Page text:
Malware is one of the most commonplace forms of cyber attacks. They cover a variety of different programmes that are malicious in their nature (hence the name). They are delivered and installed onto the systems and servers, more often than not to the end-users. They are designed to cause maximum harm to the singular computer, the server that it runs on or a more extensive computer network. More often than not, malware will be used to obtain data that can be used for financial gain. 

Man-in-the-middle attack (MitM)

As the name suggests a man-in-the-middle attack is a cyber-attack where the threat puts themselves in the middle of two parties. This will often be the end-user and the business-owned application too. The actor, the middle-man, will use their position to intercept any communications that run between them and therefore also the data that is exchanged. This data can then be used either to hack the end-user or perhaps to make purchases using their financial information.

Password attacks

If a password is used to access a website or an app, then there are hackers out there who try to find out how they can guess them and then use them to gain entry to a variety of apps and secure websites. Password attacks can come in a variety of forms, they can be brute-force attacks, stuffing with credentials, dictionary attacks and password spraying.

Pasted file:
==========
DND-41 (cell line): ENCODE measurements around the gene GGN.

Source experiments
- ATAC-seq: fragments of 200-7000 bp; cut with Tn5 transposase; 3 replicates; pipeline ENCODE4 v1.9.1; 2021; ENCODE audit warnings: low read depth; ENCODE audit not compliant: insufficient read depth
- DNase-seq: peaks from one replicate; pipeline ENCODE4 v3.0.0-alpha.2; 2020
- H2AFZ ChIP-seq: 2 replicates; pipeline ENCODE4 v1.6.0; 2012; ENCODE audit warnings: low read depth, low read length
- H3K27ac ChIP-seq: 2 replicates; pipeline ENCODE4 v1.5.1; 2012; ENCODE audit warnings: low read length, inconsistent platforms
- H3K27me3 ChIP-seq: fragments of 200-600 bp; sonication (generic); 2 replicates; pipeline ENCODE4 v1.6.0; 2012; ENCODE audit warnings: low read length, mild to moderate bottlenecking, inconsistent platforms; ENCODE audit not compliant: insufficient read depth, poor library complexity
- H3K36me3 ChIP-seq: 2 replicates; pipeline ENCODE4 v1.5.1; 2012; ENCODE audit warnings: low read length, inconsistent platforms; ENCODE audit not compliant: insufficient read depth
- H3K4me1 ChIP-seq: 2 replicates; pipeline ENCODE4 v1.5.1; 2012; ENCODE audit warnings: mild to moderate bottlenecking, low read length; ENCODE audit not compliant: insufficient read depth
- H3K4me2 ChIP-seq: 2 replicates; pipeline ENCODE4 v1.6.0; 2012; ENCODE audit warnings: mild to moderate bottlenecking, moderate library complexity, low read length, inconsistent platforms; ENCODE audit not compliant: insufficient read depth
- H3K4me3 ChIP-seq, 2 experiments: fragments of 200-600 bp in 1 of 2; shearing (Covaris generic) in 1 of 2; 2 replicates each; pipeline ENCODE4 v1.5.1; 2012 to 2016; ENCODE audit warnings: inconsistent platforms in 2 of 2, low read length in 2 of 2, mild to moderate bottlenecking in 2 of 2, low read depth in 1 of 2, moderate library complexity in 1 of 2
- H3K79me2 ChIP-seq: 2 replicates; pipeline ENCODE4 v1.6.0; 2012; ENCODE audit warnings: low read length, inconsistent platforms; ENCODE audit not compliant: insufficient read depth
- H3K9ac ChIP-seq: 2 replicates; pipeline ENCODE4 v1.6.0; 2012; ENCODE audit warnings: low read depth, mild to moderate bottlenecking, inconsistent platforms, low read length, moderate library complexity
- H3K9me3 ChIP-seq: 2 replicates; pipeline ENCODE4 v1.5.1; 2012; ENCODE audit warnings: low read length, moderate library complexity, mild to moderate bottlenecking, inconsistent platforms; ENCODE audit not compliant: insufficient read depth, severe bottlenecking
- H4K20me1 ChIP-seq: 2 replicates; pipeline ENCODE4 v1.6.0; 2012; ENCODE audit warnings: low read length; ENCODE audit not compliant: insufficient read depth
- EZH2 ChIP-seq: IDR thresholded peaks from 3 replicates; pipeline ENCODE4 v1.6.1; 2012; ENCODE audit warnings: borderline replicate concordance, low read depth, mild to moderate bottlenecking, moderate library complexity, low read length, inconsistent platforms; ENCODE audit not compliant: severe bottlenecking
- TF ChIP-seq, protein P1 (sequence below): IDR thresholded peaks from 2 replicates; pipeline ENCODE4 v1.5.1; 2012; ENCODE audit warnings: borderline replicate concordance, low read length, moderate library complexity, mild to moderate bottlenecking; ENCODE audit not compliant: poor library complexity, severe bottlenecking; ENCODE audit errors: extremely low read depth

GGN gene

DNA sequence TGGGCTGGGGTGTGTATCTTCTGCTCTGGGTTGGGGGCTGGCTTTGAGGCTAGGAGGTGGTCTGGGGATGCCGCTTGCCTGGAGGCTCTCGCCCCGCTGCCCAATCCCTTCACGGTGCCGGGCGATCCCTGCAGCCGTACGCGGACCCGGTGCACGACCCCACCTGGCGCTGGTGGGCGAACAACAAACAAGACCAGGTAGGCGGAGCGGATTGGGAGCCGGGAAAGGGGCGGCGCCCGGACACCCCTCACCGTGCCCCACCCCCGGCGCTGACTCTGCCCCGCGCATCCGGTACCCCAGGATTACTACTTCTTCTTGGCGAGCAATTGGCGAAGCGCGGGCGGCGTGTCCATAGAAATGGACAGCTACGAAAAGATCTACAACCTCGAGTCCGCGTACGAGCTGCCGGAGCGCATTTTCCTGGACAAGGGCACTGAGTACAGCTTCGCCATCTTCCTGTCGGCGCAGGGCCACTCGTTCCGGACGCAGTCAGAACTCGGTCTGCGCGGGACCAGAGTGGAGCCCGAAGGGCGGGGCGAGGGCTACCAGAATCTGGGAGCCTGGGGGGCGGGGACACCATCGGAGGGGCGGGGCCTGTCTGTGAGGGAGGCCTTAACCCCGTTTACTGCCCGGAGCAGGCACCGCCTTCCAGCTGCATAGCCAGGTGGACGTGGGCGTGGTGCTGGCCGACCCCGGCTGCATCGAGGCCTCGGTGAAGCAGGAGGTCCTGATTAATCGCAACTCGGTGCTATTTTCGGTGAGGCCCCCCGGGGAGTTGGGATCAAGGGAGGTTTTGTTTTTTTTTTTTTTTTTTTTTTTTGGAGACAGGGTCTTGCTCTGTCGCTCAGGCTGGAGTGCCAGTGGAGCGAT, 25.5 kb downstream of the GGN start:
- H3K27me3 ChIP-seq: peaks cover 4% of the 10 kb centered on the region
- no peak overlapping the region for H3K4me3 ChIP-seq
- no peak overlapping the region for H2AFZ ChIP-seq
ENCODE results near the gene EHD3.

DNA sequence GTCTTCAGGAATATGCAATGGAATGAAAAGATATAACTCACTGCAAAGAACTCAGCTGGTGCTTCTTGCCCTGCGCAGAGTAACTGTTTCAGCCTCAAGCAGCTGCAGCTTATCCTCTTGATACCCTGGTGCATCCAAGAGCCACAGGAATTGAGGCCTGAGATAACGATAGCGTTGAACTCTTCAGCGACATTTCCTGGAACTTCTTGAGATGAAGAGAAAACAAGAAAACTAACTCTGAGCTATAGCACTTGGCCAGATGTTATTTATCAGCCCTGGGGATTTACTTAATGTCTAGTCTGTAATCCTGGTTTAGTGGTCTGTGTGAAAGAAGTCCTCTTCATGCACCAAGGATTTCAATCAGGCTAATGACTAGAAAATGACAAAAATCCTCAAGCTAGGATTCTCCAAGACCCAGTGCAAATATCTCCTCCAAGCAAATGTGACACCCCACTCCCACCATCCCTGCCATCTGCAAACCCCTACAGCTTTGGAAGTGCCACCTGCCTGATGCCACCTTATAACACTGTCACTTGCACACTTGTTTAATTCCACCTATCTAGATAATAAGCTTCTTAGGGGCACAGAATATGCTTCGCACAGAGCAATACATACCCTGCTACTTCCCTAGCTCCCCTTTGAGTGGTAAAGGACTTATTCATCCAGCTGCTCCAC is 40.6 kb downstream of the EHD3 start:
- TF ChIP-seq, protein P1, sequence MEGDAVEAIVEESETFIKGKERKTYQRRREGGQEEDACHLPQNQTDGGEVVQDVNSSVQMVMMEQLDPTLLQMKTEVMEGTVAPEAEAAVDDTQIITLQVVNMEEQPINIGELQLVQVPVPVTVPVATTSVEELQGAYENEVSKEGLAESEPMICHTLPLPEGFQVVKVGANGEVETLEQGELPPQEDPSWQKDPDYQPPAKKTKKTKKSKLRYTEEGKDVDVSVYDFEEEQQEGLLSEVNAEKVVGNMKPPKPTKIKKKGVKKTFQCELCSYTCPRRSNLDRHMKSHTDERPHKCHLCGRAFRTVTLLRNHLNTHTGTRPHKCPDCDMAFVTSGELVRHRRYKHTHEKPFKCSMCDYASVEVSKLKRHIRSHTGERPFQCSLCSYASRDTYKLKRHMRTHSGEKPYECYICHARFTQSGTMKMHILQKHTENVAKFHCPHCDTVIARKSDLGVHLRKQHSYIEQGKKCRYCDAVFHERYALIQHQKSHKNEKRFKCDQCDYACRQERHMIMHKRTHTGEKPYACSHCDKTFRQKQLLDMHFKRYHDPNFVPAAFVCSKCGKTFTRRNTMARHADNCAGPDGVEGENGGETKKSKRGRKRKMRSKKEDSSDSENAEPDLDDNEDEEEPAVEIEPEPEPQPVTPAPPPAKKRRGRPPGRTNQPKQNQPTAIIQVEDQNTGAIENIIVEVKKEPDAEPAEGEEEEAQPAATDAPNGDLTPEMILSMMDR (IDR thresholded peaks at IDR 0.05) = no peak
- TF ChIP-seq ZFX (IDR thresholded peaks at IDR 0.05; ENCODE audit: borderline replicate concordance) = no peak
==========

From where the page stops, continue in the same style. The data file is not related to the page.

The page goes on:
Ransomware is a specific form of malware. It is designed to stop a user from being able to access files that they need on their network or computer. It does this by encrypting the files and the information that it contains and then asking the user, or the network owner to pay a ransom in order for the decryption key to be given to them. 

Social engineering attacks

In social engineering attacks, the attacker will use manipulation to essentially fool the user to give out sensitive and confidential data that they can then use to their advantage. This will often be targeted at people who are more vulnerable and therefore are going to be easier to trick. 

Software supply chain attacks

In a software supply chain attack, the cyber attacker will use their attack method to infiltrate the network of a business or organisation. They will then send out a code that is malicious in its nature and the business or organisation will then send it out to their customers, unknowingly. This code will then be able to gain access to the data of the customer. 

What are the three pillars of cyber security?

In order for cyber security to work and to offer protection of the data for the end user and the original user it needs to follow the three pillars of cyber security. These are people, processes and technology. 


The people pillar is where there is often the highest risk. This is where human errors occur and where misjudgements can also be made. These will then cause a cyber attack to be able to be successful and cause a harmful impact on the end user and the business or organisation too. 


A process is what will ensure that the people who use the system are going to do the right thing. They are set up to provide the guidance and training that these people can then use to help them to be successful in protecting themselves and their organisation from any threats.